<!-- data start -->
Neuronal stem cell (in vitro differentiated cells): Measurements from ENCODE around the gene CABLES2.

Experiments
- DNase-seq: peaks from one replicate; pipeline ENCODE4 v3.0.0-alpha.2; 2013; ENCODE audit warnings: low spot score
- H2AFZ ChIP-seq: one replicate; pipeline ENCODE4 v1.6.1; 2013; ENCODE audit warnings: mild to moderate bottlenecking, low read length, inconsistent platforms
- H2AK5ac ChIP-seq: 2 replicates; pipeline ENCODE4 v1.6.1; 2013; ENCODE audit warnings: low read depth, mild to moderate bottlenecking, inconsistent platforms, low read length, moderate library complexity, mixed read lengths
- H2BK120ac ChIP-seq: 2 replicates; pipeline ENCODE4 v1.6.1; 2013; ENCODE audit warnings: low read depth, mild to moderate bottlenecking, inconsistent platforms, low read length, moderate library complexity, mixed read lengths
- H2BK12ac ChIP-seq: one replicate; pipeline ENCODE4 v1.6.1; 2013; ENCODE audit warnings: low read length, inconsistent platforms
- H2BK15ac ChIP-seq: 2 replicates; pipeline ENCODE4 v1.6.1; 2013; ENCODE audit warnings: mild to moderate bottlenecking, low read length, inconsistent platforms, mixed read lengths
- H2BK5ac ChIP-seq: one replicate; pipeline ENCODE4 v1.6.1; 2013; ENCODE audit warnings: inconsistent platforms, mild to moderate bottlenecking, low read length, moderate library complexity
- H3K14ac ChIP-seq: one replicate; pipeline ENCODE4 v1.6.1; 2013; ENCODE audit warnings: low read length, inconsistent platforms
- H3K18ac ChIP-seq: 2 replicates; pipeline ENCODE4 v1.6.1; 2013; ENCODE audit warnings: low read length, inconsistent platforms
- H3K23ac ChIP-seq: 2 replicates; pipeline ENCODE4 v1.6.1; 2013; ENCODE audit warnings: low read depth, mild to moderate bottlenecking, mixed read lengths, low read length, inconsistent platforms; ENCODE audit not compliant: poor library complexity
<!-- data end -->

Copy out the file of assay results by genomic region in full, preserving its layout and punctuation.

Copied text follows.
Neuronal stem cell (in vitro differentiated cells): Measurements from ENCODE around the gene CABLES2.

Experiments
- DNase-seq: peaks from one replicate; pipeline ENCODE4 v3.0.0-alpha.2; 2013; ENCODE audit warnings: low spot score
- H2AFZ ChIP-seq: one replicate; pipeline ENCODE4 v1.6.1; 2013; ENCODE audit warnings: mild to moderate bottlenecking, low read length, inconsistent platforms
- H2AK5ac ChIP-seq: 2 replicates; pipeline ENCODE4 v1.6.1; 2013; ENCODE audit warnings: low read depth, mild to moderate bottlenecking, inconsistent platforms, low read length, moderate library complexity, mixed read lengths
- H2BK120ac ChIP-seq: 2 replicates; pipeline ENCODE4 v1.6.1; 2013; ENCODE audit warnings: low read depth, mild to moderate bottlenecking, inconsistent platforms, low read length, moderate library complexity, mixed read lengths
- H2BK12ac ChIP-seq: one replicate; pipeline ENCODE4 v1.6.1; 2013; ENCODE audit warnings: low read length, inconsistent platforms
- H2BK15ac ChIP-seq: 2 replicates; pipeline ENCODE4 v1.6.1; 2013; ENCODE audit warnings: mild to moderate bottlenecking, low read length, inconsistent platforms, mixed read lengths
- H2BK5ac ChIP-seq: one replicate; pipeline ENCODE4 v1.6.1; 2013; ENCODE audit warnings: inconsistent platforms, mild to moderate bottlenecking, low read length, moderate library complexity
- H3K14ac ChIP-seq: one replicate; pipeline ENCODE4 v1.6.1; 2013; ENCODE audit warnings: low read length, inconsistent platforms
- H3K18ac ChIP-seq: 2 replicates; pipeline ENCODE4 v1.6.1; 2013; ENCODE audit warnings: low read length, inconsistent platforms
- H3K23ac ChIP-seq: 2 replicates; pipeline ENCODE4 v1.6.1; 2013; ENCODE audit warnings: low read depth, mild to moderate bottlenecking, mixed read lengths, low read length, inconsistent platforms; ENCODE audit not compliant: poor library complexity